Wildlife & Biodiversity

A month after India declared itself bird flu-free, nine water birds die in Delhi zoo

There were nearly 40 pelicans and 20 ducks before the bird deaths were noticed

 
By DTE Staff
Last Updated: Wednesday 19 October 2016

While the death of painted storks and ducks was noticed last week, a few rosy pelicans were also found dead later. Credit: Nevil Zaveri/ FlickerThe National Zoological Park (Delhi zoo) has been shut down for an indefinite period of time after it was confirmed that nine water birds have died due to bird flu. While the death of painted storks and ducks was noticed last week, a few rosy pelicans were also found dead later. Development and General Administration Minister Gopal Rai said, “We do not know how many birds have been infected but tests are being conducted.”

This outbreak followed only a month after India was declared free from Avian influenza (H5N1) from September 5. The Department of Animal Husbandry, Dairying and Fisheries had issued a notification stating that surveillance was carried out throughout the country and no outbreak was reported since May 9.

According to the latest reports, the samples of ducks that died were sent to Jalandhar to identify the cause of death. It was found that they succumbed to H5 avian influenza. The samples of dead pelicans were also sent for testing and the results are awaited.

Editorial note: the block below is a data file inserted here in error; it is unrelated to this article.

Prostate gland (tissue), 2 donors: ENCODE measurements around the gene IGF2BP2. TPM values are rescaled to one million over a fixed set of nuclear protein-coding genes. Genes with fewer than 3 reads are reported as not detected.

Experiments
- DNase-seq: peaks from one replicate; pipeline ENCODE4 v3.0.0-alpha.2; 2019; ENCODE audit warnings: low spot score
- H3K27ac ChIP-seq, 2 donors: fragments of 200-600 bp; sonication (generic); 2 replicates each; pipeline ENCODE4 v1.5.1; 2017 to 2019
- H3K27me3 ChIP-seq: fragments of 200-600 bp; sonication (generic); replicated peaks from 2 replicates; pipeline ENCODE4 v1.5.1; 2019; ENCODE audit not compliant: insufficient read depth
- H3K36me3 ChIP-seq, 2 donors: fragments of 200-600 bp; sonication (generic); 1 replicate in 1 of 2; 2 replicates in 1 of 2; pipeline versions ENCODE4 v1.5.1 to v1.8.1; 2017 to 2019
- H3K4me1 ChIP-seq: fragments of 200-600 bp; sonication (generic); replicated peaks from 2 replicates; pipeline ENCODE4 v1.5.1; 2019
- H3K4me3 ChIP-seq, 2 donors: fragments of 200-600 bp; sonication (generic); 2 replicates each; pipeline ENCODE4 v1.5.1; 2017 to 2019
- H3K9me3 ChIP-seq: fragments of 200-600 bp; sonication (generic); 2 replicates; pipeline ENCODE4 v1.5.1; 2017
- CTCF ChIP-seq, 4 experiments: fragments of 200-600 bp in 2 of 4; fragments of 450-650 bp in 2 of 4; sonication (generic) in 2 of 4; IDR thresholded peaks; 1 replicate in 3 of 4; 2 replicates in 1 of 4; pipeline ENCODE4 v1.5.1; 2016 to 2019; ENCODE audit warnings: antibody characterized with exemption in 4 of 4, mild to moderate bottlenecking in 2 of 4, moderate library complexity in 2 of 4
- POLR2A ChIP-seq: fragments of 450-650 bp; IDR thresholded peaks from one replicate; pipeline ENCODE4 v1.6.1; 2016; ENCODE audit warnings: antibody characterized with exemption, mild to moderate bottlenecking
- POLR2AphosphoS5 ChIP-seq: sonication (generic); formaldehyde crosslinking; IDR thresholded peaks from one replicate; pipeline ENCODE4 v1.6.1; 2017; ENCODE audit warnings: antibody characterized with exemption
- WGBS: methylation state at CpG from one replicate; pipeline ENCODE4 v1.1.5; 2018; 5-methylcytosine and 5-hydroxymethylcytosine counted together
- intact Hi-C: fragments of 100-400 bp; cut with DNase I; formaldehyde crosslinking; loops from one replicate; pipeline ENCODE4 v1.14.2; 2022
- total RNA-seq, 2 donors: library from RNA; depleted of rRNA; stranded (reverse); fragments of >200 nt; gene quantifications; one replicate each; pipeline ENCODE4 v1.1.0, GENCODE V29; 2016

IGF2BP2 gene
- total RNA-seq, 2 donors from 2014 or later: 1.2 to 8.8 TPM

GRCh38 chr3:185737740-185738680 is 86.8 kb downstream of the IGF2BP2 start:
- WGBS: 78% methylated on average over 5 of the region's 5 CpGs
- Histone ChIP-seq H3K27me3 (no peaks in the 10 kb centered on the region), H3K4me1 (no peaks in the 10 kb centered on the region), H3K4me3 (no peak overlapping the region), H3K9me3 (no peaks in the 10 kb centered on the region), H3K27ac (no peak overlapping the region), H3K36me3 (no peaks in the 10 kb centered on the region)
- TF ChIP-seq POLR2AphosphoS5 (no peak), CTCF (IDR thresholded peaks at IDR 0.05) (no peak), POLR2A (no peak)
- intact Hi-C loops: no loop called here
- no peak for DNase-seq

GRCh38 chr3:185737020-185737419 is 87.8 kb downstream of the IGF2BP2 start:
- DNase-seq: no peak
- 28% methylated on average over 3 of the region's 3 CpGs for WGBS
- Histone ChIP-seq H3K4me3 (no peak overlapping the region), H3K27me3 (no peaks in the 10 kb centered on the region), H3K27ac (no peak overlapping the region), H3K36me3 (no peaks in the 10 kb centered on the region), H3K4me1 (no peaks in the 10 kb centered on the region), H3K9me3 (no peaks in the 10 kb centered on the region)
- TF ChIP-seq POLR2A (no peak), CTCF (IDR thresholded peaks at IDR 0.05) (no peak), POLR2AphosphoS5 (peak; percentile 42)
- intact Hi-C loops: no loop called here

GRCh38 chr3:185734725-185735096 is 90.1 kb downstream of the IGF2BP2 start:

Ducks and pelicans are kept in separate ponds at the zoological park. There were nearly 40 pelicans and 20 ducks before the bird deaths were noticed. It was reportedly for the first time in at least 10 years that bird flu was reported at the zoo. Down To Earth report had earlier found chinks in armour when it comes to preventing and tackling this infectious viral disease.

History of animal deaths in the zoo

The Delhi zoo came under scanner in May after the death of 46 spotted deer due to rabies. The outbreak was reported after drain water swamped the deer enclosure. When the Central Zoo Authority (CZA)–a regulatory body for zoos—sought a report, the Delhi zoo authorities carried out an inspection. Low quality of foods fed to animals, poor veterinary care and late detection of symptoms were discovered among several other faults.

On July 10, the zoo’s only ostrich died under mysterious circumstances and even the post-mortem report couldn’t ascertain the reason for the healthy adult ostrich’s death.

In June 2015, Delhi zoo lost its last giraffe, an eight-year-old male that was born and raised in the zoo. It was the last surviving offspring of the giraffe pair brought from Kolkata in 1997-98.

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